Grandparents Rights in Arizona

There are some situations in Arizona under which grandparents might need to seek custody of their grandchildren or adopt them. In other cases, grandparents might be prevented from seeing their grandchildren by the children’s parents.

Arizona law includes a statute that allows grandparents to seek visitation rights with their grandchildren even if a parent objects. Each of these types of situations will likely require the help of an experienced family law attorney.

The lawyers at the Law Office of Daniel Hutto are experienced in handling grandparents rights cases and can explain the options that might be available to you based on the facts of your case.

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Grandparents Rights for Grandkids


Grandparents’ Visitation Rights in Arizona

Under ARS § 25-402(B)(2), a person other than a parent, including a grandparent, may petition the court for parenting-time rights. To do this, they must follow the process as outlined in ARS § 25-409. Under this statute, when a grandparent files for visitation rights with a grandchild, the court may grant the petition if it finds that visitation with the grandparent would be in the child’s best interests, and when any of the following are true:

    • One of the child’s parents is deceased or has been missing for three or more months.
    • The child’s parents are unmarried, and the child was born out of wedlock.
    • The child’s parents have been divorced for three or more months.
    • If the grandparent has served in loco parentis, the child’s parents must have a divorce or legal separation case pending.
The court must find that visitation would be in the child’s best interests. In making this determination, the court must consider the following factors:
    • The child’s relationship with the grandparent in the past
    • The grandparent’s motivation for seeking visitation rights
    • The motivations of the parent who is denying visitation to the grandparent
    • How much visitation time is being requested, and the potential negative impact that it might have on the child’s regular activities
    • Whether there is a benefit to maintaining a relationship between the child and his or her extended family when a parent is deceased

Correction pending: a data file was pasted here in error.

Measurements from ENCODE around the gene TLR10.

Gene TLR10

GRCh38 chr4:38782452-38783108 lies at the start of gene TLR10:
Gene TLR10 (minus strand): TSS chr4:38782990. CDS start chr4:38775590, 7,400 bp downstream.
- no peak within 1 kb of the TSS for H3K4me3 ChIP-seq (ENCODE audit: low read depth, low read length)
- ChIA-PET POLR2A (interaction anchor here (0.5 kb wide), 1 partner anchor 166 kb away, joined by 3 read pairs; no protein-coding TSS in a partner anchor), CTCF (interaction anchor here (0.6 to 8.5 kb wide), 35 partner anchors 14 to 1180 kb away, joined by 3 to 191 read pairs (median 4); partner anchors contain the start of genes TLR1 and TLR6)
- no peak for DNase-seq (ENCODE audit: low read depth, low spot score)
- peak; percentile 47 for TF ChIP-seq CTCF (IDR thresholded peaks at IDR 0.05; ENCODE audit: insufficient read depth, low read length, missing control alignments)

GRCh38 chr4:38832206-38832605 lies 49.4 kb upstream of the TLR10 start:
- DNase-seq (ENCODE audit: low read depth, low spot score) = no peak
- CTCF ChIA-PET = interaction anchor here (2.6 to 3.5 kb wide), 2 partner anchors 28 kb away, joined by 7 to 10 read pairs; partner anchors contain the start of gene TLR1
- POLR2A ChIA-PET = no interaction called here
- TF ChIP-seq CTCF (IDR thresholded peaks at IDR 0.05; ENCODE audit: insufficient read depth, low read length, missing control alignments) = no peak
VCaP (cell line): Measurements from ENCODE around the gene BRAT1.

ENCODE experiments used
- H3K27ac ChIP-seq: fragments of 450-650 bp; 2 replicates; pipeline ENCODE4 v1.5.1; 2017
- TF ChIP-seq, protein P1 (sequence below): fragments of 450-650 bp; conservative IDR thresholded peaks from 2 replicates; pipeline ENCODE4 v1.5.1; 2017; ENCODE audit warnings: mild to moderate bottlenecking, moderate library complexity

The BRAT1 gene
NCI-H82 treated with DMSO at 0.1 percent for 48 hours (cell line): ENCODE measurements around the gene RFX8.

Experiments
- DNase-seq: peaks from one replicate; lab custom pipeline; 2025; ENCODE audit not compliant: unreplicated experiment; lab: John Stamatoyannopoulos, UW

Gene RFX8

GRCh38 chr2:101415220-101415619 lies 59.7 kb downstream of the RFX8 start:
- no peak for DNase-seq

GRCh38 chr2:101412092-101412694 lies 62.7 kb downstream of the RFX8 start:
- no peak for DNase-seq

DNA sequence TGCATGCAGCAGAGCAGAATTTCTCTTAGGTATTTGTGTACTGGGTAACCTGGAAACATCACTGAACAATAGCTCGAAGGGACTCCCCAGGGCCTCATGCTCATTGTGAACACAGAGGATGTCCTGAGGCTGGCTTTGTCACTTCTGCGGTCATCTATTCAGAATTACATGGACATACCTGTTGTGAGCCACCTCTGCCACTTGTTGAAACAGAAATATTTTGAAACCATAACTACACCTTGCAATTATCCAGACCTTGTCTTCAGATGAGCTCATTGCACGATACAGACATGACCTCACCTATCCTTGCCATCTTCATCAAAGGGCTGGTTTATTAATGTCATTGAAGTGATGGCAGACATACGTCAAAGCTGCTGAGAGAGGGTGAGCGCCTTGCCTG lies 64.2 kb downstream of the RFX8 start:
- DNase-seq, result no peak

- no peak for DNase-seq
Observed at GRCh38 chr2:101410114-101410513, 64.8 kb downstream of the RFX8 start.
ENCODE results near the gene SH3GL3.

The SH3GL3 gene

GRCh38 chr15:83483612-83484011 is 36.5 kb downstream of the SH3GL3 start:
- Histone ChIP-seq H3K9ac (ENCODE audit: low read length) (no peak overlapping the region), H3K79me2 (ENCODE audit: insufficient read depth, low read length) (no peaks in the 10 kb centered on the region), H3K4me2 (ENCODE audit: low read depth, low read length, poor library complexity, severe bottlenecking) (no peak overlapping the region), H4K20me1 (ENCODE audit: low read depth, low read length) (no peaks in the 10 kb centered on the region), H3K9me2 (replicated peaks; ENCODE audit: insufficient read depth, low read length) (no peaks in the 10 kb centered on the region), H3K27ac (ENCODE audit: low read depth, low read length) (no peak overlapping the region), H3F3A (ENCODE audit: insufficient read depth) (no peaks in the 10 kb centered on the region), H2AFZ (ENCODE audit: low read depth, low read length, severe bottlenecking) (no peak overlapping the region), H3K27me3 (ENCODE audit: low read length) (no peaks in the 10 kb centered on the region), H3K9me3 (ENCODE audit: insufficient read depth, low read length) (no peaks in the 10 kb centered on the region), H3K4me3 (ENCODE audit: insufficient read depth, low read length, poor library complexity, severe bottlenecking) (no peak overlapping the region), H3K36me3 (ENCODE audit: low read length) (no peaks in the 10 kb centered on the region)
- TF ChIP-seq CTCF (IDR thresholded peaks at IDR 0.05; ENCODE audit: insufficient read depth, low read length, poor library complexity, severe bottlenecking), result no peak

In many families, grandparents develop special relationships with their grandchildren. It can be very difficult for a child and a grandparent when a parent prevents the grandparent from seeing the child.

Arizona recognizes that grandparents can play an important role in the lives of their grandchildren.

If a court determines that granting visitation rights to a grandparent is appropriate, the visitation times will be ordered to happen when the child visits the parent that is the grandparent’s relative. If that parent is deceased, the court might order that the visitation occurs when the deceased parent would have had visitation time with the child.

Proving that a parent is deceased or that the parents’ divorce happened before the grandparent filed a petition for visitation will be straightforward. However, it can become more difficult when the parent who has custody of the child objects to the grandparent’s petition for visitation.

Getting help from the Law Office of Daniel Hutto can help grandparents gather evidence and present it in a way that supports the reasons for requesting visitation and that shows that receiving visitation would be in the child’s best interests.

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Grandparents Rights


 How a Petition for Grandparent Visitation Rights Works

If the child’s parents were divorced or had a paternity determination, the grandparents’ petition for visitation must be filed in the previous action. If no court case has previously been filed, the petition can be filed as to its own action in the county where the child lives.

If the child is placed for adoption outside of the home, any grandparent visitation will end unless the grandparent has petitioned for adoption or the adoption petition was filed by a stepparent.

After the petition is filed, the grandparent must serve copies of the petition and the affidavits that were filed in support to each of the following parties:

    • The child’s parent or parents
    • Any party who has legal decision-making authority over the child, or who has visitation rights
    • The guardian ad litem for the child, or the child’s guardian
    • An agency or person who has physical custody of the child, or who claims decision-making authority or visitation rights
    • An agency or person who has previously appeared in the original action